Tuesday, September 10, 2013

Ruling out DVT: doppler or D-dimer?

- Jennifer Middleton, MD, MPH

Yesterday I saw an older patient with a swollen leg. Although I was reasonably confident that the swelling and pain was due to an early cellulitis, I still felt compelled to rule out a deep venous thrombosis (DVT). I ordered a stat ultrasound doppler of the leg, which was negative for DVT. I was left wondering if I shouldn't have wasted the patient's time and his insurance dollars on this test; I wasn't terribly worried about a DVT, but I also knew that I couldn't afford to miss one.

One of the POEMs in AFP last week reviewed a recent article from the Annals of Internal Medicine regarding testing for DVT.  The researchers evaluated the use of Wells' criteria to determine whether ultrasound (doppler) or a D-dimer was used first to evaluate for possible DVT.  The researchers divided the patients into two groups; one group consisted of outpatients with a low or moderate pre-test probability according to their Wells' score, and one group consisted of outpatients with a high pre-test score along with inpatients.  The patients in the first group with a positive D-dimer went on to ultrasound.  They found that stratifying patients by pre-test probability decreased the use of both D-dimer and ultrasound but did not negatively affect patient outcomes.

I know I should use clinical decision rules like the Wells criteria more often to help me eliminate unnecessary testing; there are a few rules that I do use regularly, but for less frequent diagnoses like this one, I often forget to look for an applicable rule.  There are many inexpensive smartphone apps that can make this process easier for clinicians, too.  I suspect that my patient yesterday would have preferred a quick blood test in the office instead of having to trek over to the hospital's vascular lab.  It seems, though, when I'm in the middle of a busy office session, that I often only think about using these tools after the day is done.  This POEM was an excellent reminder to me to think about incorporating these tools more into my everyday decision-making process.

There is a useful AFP by Topic about DVT and Pulmonary Embolism if you'd like more information about this topic.  And, here's the original study that validated Wells' criteria for DVT.

How are you currently working up possible DVTs?  Is it realistic to integrate the use of clinical calculators into your day-to-day practice?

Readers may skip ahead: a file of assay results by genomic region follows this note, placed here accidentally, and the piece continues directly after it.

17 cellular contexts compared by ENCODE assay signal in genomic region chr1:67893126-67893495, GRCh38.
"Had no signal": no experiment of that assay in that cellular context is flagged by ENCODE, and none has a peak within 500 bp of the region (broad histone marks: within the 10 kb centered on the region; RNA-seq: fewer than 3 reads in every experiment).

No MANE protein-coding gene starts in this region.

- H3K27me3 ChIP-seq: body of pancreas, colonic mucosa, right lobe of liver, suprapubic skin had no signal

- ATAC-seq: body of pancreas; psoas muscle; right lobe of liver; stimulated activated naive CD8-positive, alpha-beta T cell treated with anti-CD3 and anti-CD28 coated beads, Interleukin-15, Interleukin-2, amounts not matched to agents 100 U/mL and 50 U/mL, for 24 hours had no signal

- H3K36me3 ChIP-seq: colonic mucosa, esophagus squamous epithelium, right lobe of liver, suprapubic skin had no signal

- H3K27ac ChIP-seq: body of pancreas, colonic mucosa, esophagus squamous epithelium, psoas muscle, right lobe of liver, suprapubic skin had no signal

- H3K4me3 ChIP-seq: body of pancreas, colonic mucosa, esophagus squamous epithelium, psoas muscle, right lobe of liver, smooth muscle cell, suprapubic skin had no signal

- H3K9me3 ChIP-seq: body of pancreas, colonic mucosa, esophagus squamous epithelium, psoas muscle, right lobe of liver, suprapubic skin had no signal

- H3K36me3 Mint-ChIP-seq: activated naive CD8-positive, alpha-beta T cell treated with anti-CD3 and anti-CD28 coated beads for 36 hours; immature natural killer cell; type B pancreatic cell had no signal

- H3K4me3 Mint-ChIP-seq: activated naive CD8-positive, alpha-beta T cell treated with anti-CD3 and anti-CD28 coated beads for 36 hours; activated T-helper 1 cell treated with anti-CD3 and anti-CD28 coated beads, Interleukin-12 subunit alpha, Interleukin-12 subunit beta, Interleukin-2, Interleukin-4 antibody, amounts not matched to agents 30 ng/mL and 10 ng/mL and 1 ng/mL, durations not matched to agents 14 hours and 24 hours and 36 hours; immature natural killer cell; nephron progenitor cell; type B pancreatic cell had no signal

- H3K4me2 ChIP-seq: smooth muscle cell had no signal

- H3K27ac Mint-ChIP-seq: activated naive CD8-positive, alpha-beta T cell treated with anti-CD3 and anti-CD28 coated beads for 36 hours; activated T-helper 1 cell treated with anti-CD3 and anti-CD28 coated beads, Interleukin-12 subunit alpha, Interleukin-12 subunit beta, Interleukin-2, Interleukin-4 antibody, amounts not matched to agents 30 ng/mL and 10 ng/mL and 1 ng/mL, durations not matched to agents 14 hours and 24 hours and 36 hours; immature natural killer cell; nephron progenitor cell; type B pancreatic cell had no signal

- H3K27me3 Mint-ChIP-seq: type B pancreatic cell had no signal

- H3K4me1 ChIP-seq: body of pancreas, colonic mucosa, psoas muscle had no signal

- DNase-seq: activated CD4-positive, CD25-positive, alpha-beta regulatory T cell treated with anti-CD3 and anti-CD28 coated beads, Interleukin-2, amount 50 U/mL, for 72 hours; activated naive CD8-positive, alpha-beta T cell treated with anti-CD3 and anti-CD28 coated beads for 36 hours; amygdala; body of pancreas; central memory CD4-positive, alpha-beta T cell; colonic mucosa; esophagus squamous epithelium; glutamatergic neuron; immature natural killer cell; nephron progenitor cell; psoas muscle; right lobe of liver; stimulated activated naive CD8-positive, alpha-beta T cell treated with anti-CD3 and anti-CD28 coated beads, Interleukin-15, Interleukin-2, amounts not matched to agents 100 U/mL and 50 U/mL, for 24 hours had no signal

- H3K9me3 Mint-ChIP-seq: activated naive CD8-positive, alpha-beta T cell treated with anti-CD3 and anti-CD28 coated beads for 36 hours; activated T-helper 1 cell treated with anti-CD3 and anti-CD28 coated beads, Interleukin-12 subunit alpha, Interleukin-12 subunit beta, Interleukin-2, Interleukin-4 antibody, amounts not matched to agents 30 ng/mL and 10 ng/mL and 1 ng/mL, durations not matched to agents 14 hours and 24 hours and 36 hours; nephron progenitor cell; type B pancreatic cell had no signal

Tuesday, September 3, 2013

Why do clinical questions go unanswered?

- Kenny Lin, MD, MPH

What do you do when you have a clinical question that ideally requires an answer before the patient leaves your office? Do you flip through a textbook or a back issue of American Family Physician? Look up the topic in a online reference? Consult an smartphone app? Ask a colleague in the office or curbside a specialist by telephone?

Family physicians take many approaches to answering clinical questions, some more efficient and effective than others. For example, using AFP By Topic or the journal website search function is more likely to yield relevant results than hunting through a stack of print issues for that article on community-acquired pneumonia that you remembered reading at some point. Unfortunately, Deputy Editor Mark Ebell, MD, MS reported in a 2009 article that on average, 15-20 clinical questions come up each day, and most of these go unanswered.

A recent study published in JAMA Internal Medicine examined barriers to answering clinical questions at the point of care. Researchers affiliated with the Mayo Clinic conducted several focus groups with a total of 50 family and internal medicine physicians in academic medical center and community settings. Not surprisingly, the barrier most commonly mentioned by physicians was insufficient time. Some physicians with convenient access to computers and online references complained of not knowing which resource to search, and having doubts about whether the search was likely to yield an answer. Others were concerned that looking up information while in the examination room might diminish a patient's confidence in them. Finally, some physicians found that available resources simply did not contain the answers they needed.

The editors of AFP are interested in learning more about how you use our journal - in its print, online, and mobile versions - to answer your clinical questions. Are you able to find current, relevant answers at the point of care, or do you prefer to browse AFP at home and subsequently incorporate what you learn into practice? What could we do to improve your searching and reading experiences?